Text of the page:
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Protein removal reverses insulin resistance in diabetic mice

US researchers have reversed insulin resistance and glucose intolerance in mouse models of obesity and diabetes, according to a new report.
Scientists at the University of California School of Medicine have shown that genetically removing a protein called galectin-3 (Gal3) or targeting it with drugs can return insulin sensitivity and glucose tolerance to normal.
“This study puts Gal3 on the map for insulin resistance and diabetes in mouse model,” said lead author Dr Jerrold Olefsky. “Our findings suggest that Gal3 inhibition in people could be an effective anti-diabetic approach.”
When Gal3 binds to insulin receptors on cells, it prevents insulin from attaching to the receptors which leads to cellular insulin resistance. The protein has previously been connected to other diseases such as non-alcoholic steatohepatitis as well as heart and liver fibrosis.
In this study, Olefsky’s team investigated how chronic tissue inflammation leads to insulin resistance in type 2 diabetes. They observed that macrophages, a specialised type of white blood cell that destroys targeted cells, has a key role in inflammation.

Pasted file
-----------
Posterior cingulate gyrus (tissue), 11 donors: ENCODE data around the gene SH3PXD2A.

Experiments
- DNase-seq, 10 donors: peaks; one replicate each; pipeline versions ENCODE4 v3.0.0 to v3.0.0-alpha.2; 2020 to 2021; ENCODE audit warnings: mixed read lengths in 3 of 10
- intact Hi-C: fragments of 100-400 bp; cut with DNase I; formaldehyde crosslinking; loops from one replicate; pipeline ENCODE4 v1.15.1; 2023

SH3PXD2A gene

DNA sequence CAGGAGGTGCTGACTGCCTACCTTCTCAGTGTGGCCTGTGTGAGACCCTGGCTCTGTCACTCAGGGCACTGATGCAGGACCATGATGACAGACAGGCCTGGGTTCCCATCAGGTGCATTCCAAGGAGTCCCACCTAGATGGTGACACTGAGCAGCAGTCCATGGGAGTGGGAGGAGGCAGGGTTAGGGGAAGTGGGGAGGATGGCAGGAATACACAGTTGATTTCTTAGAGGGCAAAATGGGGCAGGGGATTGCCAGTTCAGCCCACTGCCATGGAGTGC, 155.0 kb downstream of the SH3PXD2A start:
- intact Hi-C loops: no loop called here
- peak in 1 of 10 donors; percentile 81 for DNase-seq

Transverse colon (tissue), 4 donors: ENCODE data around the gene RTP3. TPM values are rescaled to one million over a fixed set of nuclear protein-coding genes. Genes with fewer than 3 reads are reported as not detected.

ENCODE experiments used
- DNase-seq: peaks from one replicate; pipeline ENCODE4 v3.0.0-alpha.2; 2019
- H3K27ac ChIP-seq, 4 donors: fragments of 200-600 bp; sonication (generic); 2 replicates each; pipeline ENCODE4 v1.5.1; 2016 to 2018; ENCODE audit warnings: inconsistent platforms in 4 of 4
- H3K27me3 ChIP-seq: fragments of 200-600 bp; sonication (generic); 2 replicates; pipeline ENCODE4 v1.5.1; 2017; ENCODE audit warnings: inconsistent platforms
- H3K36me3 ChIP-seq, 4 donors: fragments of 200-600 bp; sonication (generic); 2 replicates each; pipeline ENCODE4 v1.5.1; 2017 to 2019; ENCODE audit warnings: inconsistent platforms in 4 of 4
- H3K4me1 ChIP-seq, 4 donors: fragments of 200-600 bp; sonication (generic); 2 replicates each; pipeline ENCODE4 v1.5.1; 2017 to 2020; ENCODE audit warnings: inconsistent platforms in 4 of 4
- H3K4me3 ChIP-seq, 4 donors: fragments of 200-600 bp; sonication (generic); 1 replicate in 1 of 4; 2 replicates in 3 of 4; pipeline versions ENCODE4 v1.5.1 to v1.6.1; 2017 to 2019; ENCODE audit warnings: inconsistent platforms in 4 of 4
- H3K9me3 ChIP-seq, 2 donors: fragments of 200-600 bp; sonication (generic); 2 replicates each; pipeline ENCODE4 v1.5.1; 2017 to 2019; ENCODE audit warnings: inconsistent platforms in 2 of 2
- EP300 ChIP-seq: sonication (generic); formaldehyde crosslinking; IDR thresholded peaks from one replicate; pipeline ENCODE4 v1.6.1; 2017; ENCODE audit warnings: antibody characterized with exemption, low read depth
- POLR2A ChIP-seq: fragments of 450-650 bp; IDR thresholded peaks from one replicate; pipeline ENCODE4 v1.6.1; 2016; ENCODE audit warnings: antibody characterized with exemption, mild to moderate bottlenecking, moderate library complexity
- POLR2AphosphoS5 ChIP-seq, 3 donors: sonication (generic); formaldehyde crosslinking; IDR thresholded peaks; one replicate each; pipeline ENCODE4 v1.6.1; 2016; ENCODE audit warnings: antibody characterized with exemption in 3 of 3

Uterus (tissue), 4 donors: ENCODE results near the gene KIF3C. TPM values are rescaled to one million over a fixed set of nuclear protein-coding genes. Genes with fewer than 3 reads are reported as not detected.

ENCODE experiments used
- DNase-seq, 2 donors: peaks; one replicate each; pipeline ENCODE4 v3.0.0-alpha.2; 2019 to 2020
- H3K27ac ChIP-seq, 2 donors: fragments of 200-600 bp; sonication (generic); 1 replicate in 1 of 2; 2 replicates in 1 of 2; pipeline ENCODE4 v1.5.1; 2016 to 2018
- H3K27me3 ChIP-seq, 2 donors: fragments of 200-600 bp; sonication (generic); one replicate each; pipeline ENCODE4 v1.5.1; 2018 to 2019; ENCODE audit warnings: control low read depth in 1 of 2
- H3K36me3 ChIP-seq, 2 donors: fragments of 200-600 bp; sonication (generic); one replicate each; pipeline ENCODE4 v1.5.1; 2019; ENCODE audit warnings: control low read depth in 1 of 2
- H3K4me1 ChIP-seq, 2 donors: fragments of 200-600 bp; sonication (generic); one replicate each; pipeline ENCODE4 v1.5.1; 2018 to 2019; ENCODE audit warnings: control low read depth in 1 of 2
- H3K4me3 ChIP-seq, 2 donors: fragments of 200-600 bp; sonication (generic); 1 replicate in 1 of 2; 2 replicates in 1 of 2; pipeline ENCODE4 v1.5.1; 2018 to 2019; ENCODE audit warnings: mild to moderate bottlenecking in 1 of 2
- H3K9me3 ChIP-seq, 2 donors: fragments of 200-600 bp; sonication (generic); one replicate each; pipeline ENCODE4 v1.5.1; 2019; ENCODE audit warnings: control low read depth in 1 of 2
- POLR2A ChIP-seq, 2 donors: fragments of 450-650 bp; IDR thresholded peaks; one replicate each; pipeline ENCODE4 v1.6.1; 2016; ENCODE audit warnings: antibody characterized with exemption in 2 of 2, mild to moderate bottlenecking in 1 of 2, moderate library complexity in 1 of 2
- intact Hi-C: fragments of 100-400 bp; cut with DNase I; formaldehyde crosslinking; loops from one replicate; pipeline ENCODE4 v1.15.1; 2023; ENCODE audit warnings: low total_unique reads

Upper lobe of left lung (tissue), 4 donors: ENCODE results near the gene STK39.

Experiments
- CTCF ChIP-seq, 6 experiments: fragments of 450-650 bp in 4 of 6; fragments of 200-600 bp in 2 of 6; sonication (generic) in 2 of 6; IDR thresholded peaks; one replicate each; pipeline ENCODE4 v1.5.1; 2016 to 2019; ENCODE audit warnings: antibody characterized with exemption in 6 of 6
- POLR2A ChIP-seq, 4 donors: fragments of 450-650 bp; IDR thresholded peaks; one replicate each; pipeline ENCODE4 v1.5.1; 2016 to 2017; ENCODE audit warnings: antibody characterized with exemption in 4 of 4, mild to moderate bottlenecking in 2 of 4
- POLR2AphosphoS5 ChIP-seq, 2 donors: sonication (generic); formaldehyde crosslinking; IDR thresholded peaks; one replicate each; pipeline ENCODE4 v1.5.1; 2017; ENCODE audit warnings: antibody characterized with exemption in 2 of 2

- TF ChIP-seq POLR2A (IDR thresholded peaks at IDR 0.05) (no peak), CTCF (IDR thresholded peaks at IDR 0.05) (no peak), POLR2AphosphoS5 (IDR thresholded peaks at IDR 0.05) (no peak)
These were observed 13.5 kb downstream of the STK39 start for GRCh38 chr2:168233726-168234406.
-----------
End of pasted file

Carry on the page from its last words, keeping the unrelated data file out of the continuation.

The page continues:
They also found that Gal3 is secreted by macrophages, and this stimulates further production of the protein which leads to insulin resistance in liver, fat cells and muscle cells independent of inflammation.
Furthermore, bone marrow-derived macrophages were identified as the source of Gal3.
When Gal3 was targeted by pharmaceutical inhibitors or removed entirely, it reduced insulin resistance and improved glucose tolerance, even among older mice. Obesity, though, remained unchanged.
“These observations elucidate a novel role for Gal3 in insulin resistance, suggesting that Gal3 can link inflammation to decreased insulin sensitivity,” said the researchers. “Inhibition of Gal3 could be a new approach to treat insulin resistance.”
Benedict Jephcote, Head of Education at Diabetes.co.uk, said: “One thing to bear in mind is that there’s a hypothesis that insulin resistance may serve a partly protective purpose, such as to hold back insulin from leading to excessive fat storage.

“Therefore, while preventing insulin resistance alone may address some problems, such as high blood sugar, it may leave other problems unaddressed.”
The findings appear in the journal Cell.

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